Summer continues, and so does our series of articles about opportunities for enjoying water sports in and around Vancouver. Last time, we gave you some tips about where to go for a little more adrenaline with kiteboarding and windsurfing. This time, the adrenaline rush continues with rafting, but we also bring you essential information about diving in the Vancouver area. So let’s hit the ocean and lakes for some real fun!
Hand-feeding friendly eels and encountering giant Pacific octopi and many other sea creatures: these are just two of the things offered from diving around Vancouver. History of diving began when people started to dive to acquire pearls from the bottom of the sea 6500 years ago. First diving suit was invented by Augustus Siebe in 1839 and more than 100 years later enhanced by Jacques Cousteau and Emile Gagnan who developed aqualung, apparatus commonly known as SCUBA. Canada, as a perfect combination of country with both fresh-water areas and the ocean quickly became one of the world’s most popular places for scuba diving. British Columbia is “second only to the Red Sea”, according to Jacques Cousteau himself!
The equipment for diving varies, depending on the time of year you’re diving, type of water, and things you want to do while diving. The equipment for diving in B.C. usually consists of the wear used in colder waters, since the water temperature varies from m 8-12C/46-53F. Here is the list of the things you’ll need to start:
- Diving Cylinders
- Diving Regulators
- Wetsuit or Drysuit !
- Neoprene Diving Gloves
- Neoprene Diving Boots
- Safety Helmet with lamp (depending on the location of your dive)
- Backplate for the diving cylinders
- Dive Weighting to offset wetsuit buoyancy
- Dive Fins
- Compass, Depth Gauge and Diving Watch
- Distance line to follow back in poor visibility (the best visibility in B.C. occurs in fall and winter)
For the basic instructions on how to ensemble the diving equipment, check out this video.
What is the diving certificate and when do I need it? If you’re not going to dive on your own, and you’re planning to use services of diving schools all the time, you can skip this part. However, if you’re planning to dive on your own, you need to obtain your certification in one of the diving schools accredited by the Diver Certification Board of Canada (DCBC).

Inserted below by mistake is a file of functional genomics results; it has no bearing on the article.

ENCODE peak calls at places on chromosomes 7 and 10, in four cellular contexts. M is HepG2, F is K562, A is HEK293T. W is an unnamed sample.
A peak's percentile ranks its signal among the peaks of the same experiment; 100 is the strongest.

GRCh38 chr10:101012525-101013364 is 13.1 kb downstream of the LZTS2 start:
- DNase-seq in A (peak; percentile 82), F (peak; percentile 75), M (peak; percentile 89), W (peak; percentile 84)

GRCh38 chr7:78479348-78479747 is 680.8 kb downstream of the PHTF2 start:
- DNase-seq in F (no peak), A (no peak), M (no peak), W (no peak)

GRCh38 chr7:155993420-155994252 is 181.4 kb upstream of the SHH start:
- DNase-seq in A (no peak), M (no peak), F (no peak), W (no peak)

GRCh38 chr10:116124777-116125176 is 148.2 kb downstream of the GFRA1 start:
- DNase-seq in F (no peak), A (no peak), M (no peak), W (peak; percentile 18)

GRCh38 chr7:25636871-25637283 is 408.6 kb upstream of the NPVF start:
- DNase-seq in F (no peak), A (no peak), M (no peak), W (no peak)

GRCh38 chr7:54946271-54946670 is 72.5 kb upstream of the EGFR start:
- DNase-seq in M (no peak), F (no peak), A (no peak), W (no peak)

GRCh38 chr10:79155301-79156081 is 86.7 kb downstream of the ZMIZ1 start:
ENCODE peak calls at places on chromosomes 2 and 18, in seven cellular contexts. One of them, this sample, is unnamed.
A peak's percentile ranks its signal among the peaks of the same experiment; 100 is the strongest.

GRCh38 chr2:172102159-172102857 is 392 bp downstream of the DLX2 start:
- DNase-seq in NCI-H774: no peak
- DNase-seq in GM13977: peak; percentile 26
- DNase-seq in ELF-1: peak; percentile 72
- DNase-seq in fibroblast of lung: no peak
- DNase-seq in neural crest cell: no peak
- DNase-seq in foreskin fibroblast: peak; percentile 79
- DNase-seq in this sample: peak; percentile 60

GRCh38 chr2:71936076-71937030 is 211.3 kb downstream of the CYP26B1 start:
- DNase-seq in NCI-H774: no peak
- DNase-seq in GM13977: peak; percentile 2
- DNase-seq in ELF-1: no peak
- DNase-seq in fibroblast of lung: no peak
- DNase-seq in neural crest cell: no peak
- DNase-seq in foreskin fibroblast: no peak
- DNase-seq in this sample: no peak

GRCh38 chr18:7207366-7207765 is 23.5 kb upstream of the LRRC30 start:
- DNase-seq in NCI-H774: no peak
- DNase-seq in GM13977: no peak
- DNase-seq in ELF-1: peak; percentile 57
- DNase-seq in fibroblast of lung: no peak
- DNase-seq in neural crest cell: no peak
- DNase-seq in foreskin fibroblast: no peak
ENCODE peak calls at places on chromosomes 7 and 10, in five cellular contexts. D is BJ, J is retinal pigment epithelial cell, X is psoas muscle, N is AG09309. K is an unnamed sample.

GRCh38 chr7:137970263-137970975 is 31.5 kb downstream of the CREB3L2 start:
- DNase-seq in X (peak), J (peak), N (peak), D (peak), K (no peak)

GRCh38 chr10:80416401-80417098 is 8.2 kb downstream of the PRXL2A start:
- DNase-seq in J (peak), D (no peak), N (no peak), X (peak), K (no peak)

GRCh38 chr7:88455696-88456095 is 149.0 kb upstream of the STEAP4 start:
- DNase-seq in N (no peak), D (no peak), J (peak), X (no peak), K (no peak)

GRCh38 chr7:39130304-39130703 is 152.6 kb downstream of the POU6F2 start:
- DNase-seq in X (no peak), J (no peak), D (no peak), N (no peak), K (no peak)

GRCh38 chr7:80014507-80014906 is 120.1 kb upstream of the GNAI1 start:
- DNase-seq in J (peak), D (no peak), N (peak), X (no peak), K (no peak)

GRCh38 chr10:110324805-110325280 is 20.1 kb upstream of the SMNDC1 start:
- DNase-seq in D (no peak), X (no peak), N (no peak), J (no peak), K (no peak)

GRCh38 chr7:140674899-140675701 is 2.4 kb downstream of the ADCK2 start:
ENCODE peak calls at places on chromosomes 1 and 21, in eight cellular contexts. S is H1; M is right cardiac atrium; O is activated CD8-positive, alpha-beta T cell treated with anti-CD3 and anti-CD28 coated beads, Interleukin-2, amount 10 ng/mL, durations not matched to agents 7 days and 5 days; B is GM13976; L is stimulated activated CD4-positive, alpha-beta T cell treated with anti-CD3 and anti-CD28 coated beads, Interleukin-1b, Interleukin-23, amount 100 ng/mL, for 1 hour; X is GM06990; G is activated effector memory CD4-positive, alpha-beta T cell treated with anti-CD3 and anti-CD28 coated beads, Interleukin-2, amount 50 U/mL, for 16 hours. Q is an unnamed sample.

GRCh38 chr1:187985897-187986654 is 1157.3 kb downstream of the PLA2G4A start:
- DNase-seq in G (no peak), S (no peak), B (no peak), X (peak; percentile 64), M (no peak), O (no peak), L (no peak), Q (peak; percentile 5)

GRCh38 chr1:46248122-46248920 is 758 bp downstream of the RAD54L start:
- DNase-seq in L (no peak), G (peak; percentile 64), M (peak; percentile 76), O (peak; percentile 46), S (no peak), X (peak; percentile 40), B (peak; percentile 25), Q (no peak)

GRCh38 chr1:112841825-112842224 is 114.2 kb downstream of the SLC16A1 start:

Here are some of the best diving schools in Vancouver B.C.. Here you can not only learn how to dive, but they offer equipment rentals as well.
- Dive & Sea Sports
- Ocean Quest Water Sports
- International Diving Center
- The Diving Locker
- Ocean Pro Divers
These are the schools in B.C., that obtained accreditation by DCBD to hand out diving certifications for commercial diving as well.
Giant Pacific Octopus by
National Oceanic and
You can find shore dives with very mild currents, diving locations are very easily accessible both from Vancouver and Squamish in these places:
- Sunshine Coast: Sunshine Coast is British Columbia’s best kept secret, stretching along 180km of land from Gibsons to Lund. You can watch a footage from diving in Sunshine coast here.
- Howe Sound: Mild climate is ideal for diving all year long, many Vancouverites come here for one day trips, ideal for families. For the map of the region with diving sites click here.
- Powell River: Extremely clean water and proximity of many other diving sites make Powel River an ideal all-weekend-diving destination.
- Sechelt: There is a vast variety of sea creatures, such as giant Pacific octopi, starfish, and jellyfish. Close encounters with playful porpoises, sea lions and seals will make this place one of your favourites.
Artificial Reefs and Wreck Dives
- Saltery Bay Provincial Park: The Emerald Princess dive, a 2.7m/9ft bronze mermaid statue located in Mermaid Cove.
- Powell River: Dive to discover the Malahat, a five-masted wooden schooner.
- Porteau Cove Provincial Park: A 41m/136ft wooden wreck of minesweeper Nakaya.
- Sechelt Inlets Marine Park: Wreck dive for ex-navy-destroyer HMCS Chaudier, a 112m/366ft long wonder.
For more information, check out various scuba diving forums where you can find a lot of good regarding equipment, schools, but mainly locations!